The remainder of the cast rests on a spectrum ranging from under-utilized to absolutely atrocious. Jay Henandez's Diablo just might be the film's best-written character, receiving an actual arc over the course of the story. In contrast, Adewale Akinnuoye-Agbaje's Killer Croc might receive the slightest amount of background information; all I gathered about the character was that he is some sort of mutated individual who now eats other humans for fun. Jai Courtney shows up and actually plays against type (in that his normal "type" is stoic and dull), but I never really got a sense of his character's motivations. Cara Delevingne plays both sides of the field, but that simply means she offers her awful performance to both the good guys and the bad guys in what culminates in the movie's worst performance. Joel Kinnaman, Kara Fukuhara, and Adam Beach round out the principal cast, but each proves to be either mediocre or forgettable. Again, most of the blame of this film must lie with the screenplay itself, but even so, this cast offers up a slew of poor performances.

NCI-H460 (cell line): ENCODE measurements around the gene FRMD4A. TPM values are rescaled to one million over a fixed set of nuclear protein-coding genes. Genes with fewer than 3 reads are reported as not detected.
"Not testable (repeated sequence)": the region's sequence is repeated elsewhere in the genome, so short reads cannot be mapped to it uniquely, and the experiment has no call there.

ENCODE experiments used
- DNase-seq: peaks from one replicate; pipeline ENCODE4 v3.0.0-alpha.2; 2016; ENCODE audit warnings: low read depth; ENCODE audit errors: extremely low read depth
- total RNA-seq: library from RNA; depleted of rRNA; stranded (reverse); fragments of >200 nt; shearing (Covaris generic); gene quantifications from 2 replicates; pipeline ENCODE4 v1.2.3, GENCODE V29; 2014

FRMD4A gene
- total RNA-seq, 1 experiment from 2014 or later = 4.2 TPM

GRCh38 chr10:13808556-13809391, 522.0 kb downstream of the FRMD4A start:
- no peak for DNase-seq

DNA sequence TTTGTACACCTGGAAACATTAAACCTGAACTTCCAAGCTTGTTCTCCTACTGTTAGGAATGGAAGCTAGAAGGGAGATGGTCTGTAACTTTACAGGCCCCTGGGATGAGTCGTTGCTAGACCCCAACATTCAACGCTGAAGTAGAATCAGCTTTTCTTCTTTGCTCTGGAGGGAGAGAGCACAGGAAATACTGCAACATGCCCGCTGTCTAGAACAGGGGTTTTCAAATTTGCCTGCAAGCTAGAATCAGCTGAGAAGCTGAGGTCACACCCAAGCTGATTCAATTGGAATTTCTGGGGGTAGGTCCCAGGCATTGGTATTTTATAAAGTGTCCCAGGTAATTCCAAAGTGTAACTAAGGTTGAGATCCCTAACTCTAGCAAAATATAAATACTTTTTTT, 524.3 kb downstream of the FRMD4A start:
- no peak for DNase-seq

Suicide Squad also offers a number of peculiar stylistic choices that don't necessarily work with the end result. The cinematography can be characterized as colorfully murky, presenting a grimy world that still hopes to show some bright flash aimed at keeping viewers invested. Suicide Squad does take a step away from the full-on dreariness that Zack Snyder has crafted with his Superman entries, but this one never feels like it does quite enough to bring it completely out of that darker atmosphere. The musical choices also left me scratching my head. The film takes a page from the Guardians of the Galaxy playbook by offering a number of catchy and recognizable rock and pop songs meant to draw the viewers interest. Unlike its Marvel counterpart, however, these song selections are not used to enhance the film or add to the storyline; instead, they seem haphazardly placed simply as a veiled attempt at keeping the audience engaged. 

All of its flaws aside, Suicide Squad simply proves to be a slog of a film. I know that I have been an outspoken opponent of the superhero genre in general, and I know that I clearly do not fall into the key demographic for this realm of movies. In addition to the diehard comic book fans itching to see their favorite characters on-screen, studios mainly market these movies to adolescent boys looking for explosions and edgy - but not inappropriate - humor. I'm sure that plenty of people in that group enjoyed Suicide Squad, but I also saw a thirteen-year-old in a seat near me fall asleep halfway through the film. Suicide Squad is a boring, muddled mess of a movie, and all you DC fans deserve so much better.